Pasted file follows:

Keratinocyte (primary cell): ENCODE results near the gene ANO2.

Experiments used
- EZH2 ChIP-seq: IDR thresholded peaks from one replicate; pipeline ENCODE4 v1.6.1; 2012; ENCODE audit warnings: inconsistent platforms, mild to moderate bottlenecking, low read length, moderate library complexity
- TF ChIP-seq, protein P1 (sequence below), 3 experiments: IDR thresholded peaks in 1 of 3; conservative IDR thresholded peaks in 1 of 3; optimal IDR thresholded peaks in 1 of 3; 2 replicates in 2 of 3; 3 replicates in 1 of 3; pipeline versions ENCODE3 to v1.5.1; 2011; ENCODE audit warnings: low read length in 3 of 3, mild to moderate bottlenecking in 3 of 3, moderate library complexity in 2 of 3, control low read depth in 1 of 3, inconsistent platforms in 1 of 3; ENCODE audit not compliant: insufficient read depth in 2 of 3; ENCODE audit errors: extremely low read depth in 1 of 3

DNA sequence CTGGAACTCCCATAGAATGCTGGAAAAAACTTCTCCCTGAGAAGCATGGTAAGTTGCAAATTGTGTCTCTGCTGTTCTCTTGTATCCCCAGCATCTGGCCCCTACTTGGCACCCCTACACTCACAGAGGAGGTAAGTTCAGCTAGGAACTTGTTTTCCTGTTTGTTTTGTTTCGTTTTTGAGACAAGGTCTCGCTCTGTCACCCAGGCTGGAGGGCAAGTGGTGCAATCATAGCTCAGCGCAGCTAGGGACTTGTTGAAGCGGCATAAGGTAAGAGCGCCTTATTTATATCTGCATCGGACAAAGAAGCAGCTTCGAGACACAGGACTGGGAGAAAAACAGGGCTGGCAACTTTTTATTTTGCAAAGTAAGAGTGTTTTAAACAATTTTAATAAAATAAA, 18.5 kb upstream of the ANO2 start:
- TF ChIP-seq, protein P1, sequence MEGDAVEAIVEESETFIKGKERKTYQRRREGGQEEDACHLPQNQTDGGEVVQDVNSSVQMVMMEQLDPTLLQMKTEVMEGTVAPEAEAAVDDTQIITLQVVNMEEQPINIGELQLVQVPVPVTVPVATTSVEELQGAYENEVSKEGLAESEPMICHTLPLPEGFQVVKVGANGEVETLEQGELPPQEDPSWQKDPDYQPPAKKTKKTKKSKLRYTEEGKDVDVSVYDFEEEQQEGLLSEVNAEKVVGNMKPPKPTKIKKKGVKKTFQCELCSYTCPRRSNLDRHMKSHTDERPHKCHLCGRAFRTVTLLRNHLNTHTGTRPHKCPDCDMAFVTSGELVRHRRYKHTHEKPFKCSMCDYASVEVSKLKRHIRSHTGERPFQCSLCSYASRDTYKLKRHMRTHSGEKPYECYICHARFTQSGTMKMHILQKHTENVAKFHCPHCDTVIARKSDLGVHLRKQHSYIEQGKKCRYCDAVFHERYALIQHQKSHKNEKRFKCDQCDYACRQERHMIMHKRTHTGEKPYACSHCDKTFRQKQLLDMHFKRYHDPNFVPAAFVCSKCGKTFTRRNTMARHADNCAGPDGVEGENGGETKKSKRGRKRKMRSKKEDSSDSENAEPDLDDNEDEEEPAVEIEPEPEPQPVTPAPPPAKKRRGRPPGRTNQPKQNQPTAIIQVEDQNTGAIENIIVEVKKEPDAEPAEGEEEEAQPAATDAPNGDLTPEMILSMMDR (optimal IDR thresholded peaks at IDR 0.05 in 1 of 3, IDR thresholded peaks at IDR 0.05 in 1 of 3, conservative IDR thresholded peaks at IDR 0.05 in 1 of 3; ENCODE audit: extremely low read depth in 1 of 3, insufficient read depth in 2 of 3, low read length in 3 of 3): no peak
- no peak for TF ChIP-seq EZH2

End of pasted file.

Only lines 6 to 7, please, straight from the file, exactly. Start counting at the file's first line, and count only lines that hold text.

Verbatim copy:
- TF ChIP-seq, protein P1, sequence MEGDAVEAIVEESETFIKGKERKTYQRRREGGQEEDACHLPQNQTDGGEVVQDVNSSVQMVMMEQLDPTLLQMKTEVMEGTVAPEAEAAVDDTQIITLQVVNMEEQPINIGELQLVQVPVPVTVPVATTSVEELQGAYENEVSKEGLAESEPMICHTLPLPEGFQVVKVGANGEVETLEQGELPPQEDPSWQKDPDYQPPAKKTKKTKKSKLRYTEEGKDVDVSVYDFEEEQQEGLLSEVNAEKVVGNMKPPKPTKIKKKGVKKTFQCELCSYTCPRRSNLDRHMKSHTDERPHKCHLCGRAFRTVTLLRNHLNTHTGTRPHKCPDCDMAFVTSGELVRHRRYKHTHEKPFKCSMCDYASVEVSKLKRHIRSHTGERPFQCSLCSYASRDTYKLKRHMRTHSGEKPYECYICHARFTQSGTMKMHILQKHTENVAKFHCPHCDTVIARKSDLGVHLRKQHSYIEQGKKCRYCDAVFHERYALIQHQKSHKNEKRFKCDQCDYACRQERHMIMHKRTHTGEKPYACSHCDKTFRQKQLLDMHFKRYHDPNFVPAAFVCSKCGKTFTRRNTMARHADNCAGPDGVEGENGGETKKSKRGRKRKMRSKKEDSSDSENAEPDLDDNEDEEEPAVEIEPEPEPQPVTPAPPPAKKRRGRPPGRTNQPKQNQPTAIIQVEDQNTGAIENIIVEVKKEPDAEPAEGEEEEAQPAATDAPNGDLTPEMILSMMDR (optimal IDR thresholded peaks at IDR 0.05 in 1 of 3, IDR thresholded peaks at IDR 0.05 in 1 of 3, conservative IDR thresholded peaks at IDR 0.05 in 1 of 3; ENCODE audit: extremely low read depth in 1 of 3, insufficient read depth in 2 of 3, low read length in 3 of 3): no peak
- no peak for TF ChIP-seq EZH2